A B.C. construction union has thrown its support behind Premier Christy Clark ahead of the coming B.C. election campaign, saying her government's job plan is better than the NDP's.
Ironworkers' International business manager Doug Parton says the NDP's opposition to major projects that include the Site C dam, George Massey bridge and proposed LNG projects hurt the job prospects for the union's 1,800 members in B.C.
"My members for years have been a labour party. What has happened in the past has made my members very concerned," said Parton Wednesday.
"We may not agree with Premier Christy Clark on every issue, or the B.C. Liberals, but we believe their plan for economic growth, for apprenticeship training and all the lunch bucket, kitchen table issues that affect our members are the right ones for us," said Parton of the union's Local 97.
Clark was at the Ironworkers' announcement at a Victoria condominium construction site on Wednesday, wearing a hard hat and surrounded by about two dozen workers.
"I support working people," said Clark. "But the only way we can support working people is by supporting work in B.C. That means supporting LNG. It means supporting Site C."
Parton said the union never officially endorsed the Liberals in the past and the support does not mean individual members will vote for the party.
NDP leader not fazed
NDP Leader John Horgan says the endorsement doesn't faze him much, adding major unions and organizations including the building trades council still support the NDP.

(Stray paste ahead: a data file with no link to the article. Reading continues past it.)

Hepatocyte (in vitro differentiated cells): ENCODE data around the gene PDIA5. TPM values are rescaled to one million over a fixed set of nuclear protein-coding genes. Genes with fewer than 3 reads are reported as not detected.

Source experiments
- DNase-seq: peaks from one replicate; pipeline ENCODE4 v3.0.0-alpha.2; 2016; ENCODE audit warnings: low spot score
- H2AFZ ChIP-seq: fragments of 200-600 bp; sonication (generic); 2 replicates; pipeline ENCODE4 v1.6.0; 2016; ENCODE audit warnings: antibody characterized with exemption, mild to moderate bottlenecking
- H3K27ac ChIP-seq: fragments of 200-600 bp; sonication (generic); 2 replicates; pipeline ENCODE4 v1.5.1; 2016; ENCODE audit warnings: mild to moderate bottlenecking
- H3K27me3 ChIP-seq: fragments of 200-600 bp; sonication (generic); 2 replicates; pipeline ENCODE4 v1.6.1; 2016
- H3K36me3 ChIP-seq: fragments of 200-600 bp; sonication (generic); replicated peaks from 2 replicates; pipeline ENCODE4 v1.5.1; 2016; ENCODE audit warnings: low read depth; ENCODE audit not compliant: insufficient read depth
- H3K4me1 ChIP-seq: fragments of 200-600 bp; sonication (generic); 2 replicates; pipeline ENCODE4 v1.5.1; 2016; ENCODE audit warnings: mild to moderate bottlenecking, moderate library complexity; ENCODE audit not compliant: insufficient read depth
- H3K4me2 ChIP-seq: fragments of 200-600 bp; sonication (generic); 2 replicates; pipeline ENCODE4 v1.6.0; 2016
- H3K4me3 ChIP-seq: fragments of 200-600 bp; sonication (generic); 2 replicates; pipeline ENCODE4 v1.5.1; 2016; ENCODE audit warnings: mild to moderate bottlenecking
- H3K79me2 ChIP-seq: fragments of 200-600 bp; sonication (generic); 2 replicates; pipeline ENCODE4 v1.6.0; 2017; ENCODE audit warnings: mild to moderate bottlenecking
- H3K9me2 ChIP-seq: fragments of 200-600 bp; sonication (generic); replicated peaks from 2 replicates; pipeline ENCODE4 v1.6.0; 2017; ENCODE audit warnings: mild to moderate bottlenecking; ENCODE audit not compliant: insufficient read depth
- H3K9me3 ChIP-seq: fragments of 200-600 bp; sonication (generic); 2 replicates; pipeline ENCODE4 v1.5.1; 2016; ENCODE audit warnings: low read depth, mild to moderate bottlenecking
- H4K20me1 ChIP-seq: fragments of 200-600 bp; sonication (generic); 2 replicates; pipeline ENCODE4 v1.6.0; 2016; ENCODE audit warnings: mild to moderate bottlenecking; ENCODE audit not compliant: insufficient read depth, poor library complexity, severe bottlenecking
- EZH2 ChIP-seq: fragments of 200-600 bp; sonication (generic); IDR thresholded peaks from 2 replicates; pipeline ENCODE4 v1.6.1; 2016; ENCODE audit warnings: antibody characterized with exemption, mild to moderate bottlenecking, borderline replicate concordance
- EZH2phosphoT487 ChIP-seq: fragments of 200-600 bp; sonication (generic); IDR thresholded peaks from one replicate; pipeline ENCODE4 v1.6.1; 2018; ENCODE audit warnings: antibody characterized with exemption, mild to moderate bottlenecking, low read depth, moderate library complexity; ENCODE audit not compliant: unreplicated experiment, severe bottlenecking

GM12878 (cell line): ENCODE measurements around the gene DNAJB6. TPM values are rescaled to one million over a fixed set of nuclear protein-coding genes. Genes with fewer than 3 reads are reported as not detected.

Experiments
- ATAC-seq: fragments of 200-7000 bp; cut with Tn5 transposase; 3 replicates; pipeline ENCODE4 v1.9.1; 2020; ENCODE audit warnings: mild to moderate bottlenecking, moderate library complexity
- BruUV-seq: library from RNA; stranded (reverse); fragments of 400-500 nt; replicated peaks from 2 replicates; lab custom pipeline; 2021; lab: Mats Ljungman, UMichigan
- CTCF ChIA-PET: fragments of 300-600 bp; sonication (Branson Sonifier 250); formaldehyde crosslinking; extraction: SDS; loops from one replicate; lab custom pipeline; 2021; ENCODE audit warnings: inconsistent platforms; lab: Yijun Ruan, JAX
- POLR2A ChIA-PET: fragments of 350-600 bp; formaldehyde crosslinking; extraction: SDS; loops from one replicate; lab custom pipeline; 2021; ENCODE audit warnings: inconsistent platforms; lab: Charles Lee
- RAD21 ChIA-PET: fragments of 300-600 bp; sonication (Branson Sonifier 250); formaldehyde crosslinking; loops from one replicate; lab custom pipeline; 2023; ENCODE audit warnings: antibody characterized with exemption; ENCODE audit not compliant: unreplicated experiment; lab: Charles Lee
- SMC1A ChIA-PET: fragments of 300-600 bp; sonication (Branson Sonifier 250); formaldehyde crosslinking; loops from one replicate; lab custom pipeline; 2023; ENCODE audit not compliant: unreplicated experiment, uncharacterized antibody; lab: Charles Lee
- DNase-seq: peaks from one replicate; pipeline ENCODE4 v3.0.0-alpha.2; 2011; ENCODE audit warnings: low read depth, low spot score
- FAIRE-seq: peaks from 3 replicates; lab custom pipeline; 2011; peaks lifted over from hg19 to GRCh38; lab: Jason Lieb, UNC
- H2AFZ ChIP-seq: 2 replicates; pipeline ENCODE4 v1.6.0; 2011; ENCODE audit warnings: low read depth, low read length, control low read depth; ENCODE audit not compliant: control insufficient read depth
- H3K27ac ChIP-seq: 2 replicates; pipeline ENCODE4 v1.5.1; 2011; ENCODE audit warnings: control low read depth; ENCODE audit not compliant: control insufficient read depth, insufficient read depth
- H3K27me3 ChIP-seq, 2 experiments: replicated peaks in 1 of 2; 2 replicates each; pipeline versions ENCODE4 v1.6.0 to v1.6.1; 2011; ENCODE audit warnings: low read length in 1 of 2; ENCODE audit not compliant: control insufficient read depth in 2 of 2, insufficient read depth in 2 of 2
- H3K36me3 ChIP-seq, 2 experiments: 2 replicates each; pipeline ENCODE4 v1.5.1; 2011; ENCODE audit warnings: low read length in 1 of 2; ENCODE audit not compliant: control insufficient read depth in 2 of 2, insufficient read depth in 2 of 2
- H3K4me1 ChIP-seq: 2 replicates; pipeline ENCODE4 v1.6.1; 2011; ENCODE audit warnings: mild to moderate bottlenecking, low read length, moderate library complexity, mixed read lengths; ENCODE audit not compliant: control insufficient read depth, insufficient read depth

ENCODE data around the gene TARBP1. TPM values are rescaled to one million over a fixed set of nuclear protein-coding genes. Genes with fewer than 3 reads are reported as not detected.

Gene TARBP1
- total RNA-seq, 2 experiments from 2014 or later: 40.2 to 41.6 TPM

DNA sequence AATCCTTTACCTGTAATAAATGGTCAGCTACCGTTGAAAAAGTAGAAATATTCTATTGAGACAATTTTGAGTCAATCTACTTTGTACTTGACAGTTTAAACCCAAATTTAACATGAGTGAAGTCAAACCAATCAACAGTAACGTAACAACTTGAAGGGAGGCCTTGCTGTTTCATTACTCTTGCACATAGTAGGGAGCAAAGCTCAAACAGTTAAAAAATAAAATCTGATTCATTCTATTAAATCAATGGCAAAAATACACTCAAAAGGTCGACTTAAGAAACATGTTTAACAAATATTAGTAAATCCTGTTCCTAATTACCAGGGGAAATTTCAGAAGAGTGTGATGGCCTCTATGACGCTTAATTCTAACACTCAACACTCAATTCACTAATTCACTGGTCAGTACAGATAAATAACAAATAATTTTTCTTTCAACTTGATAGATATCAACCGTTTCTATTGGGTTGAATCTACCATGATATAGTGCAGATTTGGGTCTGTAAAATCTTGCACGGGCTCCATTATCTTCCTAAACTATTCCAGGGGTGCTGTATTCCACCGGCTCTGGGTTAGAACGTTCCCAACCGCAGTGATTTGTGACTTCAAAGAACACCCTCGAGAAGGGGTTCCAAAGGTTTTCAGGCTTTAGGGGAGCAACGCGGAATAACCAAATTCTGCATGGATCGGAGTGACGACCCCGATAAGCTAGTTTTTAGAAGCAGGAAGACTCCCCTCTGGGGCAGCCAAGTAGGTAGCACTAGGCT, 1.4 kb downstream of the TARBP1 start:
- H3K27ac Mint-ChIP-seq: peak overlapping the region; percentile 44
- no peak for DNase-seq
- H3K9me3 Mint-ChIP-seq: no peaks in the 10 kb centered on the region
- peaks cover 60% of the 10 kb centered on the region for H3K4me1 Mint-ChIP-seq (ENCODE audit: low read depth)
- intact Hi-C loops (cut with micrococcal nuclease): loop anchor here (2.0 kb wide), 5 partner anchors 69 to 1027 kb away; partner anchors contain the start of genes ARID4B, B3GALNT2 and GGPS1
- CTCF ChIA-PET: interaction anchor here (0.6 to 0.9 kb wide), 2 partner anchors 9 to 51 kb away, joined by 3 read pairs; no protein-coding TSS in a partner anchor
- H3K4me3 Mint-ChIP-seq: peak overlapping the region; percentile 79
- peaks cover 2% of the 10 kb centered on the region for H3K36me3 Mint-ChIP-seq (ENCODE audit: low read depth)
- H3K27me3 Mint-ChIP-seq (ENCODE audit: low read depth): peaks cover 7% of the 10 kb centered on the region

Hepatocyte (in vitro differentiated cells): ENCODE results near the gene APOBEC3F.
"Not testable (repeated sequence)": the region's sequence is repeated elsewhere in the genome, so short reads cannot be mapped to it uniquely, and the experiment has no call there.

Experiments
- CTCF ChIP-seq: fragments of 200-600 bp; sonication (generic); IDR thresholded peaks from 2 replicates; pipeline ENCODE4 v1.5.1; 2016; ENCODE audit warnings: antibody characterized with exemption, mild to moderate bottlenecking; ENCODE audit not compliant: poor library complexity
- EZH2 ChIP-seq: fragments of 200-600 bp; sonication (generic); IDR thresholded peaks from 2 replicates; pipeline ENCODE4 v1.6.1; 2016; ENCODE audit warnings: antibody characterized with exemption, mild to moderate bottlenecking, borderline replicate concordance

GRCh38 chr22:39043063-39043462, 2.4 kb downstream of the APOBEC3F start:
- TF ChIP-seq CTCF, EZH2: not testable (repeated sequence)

"The Local 97 didn't endorse the NDP the last time around and campaigns matter and we are a long way from the campaign."
Horgan said he supports LNG developments with conditions, and there's not enough evidence that Site C or Massey replacement project should be built.
When questioned, he wouldn't elaborate more on the NDP's position on the Massey Tunnel replacement, adding only that the issue will be a focus in Question Period on Thursday.
Endorsement no 'game changer'
Mark Leier, a history professor at Simon Fraser University who studies the labour movement in B.C., said the endorsement is not a particularly significant loss for the NDP.
"The fact that the Ironworkers have 1,800 members means it's not a large union," he explained. "It`s not one of the large unions that the NDP would look to for massive funding."
Leier said that it was a mistake to think the B.C. labour movement was a "monolith" that would fall in line to support the NDP, and pointed out it has been a particularly rough time for private sector unions.
"They have been losing members. They've been losing contracts to non-union firms," he said.
"But the big question the labour movement needs to ask is not whether they'll get some short-term jobs from one government or the other, but which party is more likely to pass legislation that makes it easier for them to organize, or legislation that would ensure public projects are unionized."
Keeping that in mind, Leier said the NDP has traditionally received more labour support compared to the B.C. Liberals.
"[Though] both sides are courting everyone that they can," he said. "It's not going to be a game changer."
The B.C. election is scheduled for May 9.
To listen to The Early Edition interview with SFU professor Mark Leier, click on the link labelled Union endorsement of B.C. Liberals not a "gamechanger", says SFU professor